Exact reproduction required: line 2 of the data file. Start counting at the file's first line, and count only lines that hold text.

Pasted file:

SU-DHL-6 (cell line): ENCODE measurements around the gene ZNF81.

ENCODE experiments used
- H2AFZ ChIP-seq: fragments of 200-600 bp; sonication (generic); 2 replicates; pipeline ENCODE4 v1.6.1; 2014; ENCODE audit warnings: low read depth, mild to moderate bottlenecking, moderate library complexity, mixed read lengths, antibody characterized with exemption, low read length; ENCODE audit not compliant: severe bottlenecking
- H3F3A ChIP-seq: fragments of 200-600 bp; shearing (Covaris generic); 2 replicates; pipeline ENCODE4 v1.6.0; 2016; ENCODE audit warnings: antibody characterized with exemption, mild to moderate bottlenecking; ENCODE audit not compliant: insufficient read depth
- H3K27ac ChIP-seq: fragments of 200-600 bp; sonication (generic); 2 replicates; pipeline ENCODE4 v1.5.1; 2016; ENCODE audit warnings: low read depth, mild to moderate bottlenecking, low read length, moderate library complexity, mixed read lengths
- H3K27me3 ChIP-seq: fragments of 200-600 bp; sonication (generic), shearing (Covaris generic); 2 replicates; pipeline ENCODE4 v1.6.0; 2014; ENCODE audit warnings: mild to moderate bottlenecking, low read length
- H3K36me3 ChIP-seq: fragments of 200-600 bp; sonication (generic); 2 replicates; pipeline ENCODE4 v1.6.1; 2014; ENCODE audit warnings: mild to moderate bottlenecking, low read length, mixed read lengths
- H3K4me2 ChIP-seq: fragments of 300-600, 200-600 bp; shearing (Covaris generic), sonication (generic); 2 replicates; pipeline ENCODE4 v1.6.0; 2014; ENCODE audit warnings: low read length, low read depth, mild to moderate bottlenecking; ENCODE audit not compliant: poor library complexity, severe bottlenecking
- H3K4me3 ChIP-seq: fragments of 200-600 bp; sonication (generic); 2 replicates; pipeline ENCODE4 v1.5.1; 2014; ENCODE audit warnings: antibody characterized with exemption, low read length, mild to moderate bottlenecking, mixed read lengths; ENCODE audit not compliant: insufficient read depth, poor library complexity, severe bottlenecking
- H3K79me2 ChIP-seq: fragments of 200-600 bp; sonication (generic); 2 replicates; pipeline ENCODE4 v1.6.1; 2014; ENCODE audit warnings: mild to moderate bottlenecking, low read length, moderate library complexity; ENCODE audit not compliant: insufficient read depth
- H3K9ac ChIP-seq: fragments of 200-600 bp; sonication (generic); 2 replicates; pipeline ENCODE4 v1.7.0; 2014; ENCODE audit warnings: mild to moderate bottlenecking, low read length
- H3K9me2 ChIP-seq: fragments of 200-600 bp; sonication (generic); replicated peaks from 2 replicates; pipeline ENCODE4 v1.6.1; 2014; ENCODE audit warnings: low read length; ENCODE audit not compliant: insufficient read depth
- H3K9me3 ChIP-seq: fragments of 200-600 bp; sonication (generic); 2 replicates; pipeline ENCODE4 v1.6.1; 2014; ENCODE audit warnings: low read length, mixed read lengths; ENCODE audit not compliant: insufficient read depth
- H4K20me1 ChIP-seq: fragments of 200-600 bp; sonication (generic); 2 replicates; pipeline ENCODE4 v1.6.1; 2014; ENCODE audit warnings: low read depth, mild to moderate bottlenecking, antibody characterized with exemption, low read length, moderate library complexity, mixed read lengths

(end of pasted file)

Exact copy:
ENCODE experiments used